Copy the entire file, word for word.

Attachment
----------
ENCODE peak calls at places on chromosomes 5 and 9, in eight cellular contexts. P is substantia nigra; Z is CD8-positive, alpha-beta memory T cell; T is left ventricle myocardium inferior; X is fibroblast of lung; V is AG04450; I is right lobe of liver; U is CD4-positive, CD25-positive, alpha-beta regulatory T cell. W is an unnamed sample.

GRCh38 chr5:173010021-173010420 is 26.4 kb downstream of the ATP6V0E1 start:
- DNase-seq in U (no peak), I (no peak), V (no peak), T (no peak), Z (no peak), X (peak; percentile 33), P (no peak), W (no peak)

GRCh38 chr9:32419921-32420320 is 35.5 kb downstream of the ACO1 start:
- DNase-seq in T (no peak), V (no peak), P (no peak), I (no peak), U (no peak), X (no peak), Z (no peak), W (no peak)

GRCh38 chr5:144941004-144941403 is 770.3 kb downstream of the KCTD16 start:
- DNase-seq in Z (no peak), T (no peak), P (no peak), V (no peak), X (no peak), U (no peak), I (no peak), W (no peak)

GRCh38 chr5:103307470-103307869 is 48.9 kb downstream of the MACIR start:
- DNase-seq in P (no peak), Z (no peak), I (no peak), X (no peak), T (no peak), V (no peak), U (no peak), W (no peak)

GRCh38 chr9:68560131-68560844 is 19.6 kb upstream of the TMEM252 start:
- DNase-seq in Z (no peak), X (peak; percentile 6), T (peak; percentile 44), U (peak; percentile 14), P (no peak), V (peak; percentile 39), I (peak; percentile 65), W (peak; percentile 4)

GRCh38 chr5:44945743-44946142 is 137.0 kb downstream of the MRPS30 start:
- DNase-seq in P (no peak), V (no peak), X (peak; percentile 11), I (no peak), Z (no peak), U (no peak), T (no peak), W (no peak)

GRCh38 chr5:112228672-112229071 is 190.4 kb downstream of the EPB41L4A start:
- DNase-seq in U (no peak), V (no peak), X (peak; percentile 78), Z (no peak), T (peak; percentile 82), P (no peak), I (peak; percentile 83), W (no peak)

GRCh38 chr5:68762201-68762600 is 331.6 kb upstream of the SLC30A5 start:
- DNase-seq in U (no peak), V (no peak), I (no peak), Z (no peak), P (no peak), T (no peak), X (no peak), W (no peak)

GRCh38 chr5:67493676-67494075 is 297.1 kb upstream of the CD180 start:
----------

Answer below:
ENCODE peak calls at places on chromosomes 5 and 9, in eight cellular contexts. P is substantia nigra; Z is CD8-positive, alpha-beta memory T cell; T is left ventricle myocardium inferior; X is fibroblast of lung; V is AG04450; I is right lobe of liver; U is CD4-positive, CD25-positive, alpha-beta regulatory T cell. W is an unnamed sample.

GRCh38 chr5:173010021-173010420 is 26.4 kb downstream of the ATP6V0E1 start:
- DNase-seq in U (no peak), I (no peak), V (no peak), T (no peak), Z (no peak), X (peak; percentile 33), P (no peak), W (no peak)

GRCh38 chr9:32419921-32420320 is 35.5 kb downstream of the ACO1 start:
- DNase-seq in T (no peak), V (no peak), P (no peak), I (no peak), U (no peak), X (no peak), Z (no peak), W (no peak)

GRCh38 chr5:144941004-144941403 is 770.3 kb downstream of the KCTD16 start:
- DNase-seq in Z (no peak), T (no peak), P (no peak), V (no peak), X (no peak), U (no peak), I (no peak), W (no peak)

GRCh38 chr5:103307470-103307869 is 48.9 kb downstream of the MACIR start:
- DNase-seq in P (no peak), Z (no peak), I (no peak), X (no peak), T (no peak), V (no peak), U (no peak), W (no peak)

GRCh38 chr9:68560131-68560844 is 19.6 kb upstream of the TMEM252 start:
- DNase-seq in Z (no peak), X (peak; percentile 6), T (peak; percentile 44), U (peak; percentile 14), P (no peak), V (peak; percentile 39), I (peak; percentile 65), W (peak; percentile 4)

GRCh38 chr5:44945743-44946142 is 137.0 kb downstream of the MRPS30 start:
- DNase-seq in P (no peak), V (no peak), X (peak; percentile 11), I (no peak), Z (no peak), U (no peak), T (no peak), W (no peak)

GRCh38 chr5:112228672-112229071 is 190.4 kb downstream of the EPB41L4A start:
- DNase-seq in U (no peak), V (no peak), X (peak; percentile 78), Z (no peak), T (peak; percentile 82), P (no peak), I (peak; percentile 83), W (no peak)

GRCh38 chr5:68762201-68762600 is 331.6 kb upstream of the SLC30A5 start:
- DNase-seq in U (no peak), V (no peak), I (no peak), Z (no peak), P (no peak), T (no peak), X (no peak), W (no peak)

GRCh38 chr5:67493676-67494075 is 297.1 kb upstream of the CD180 start: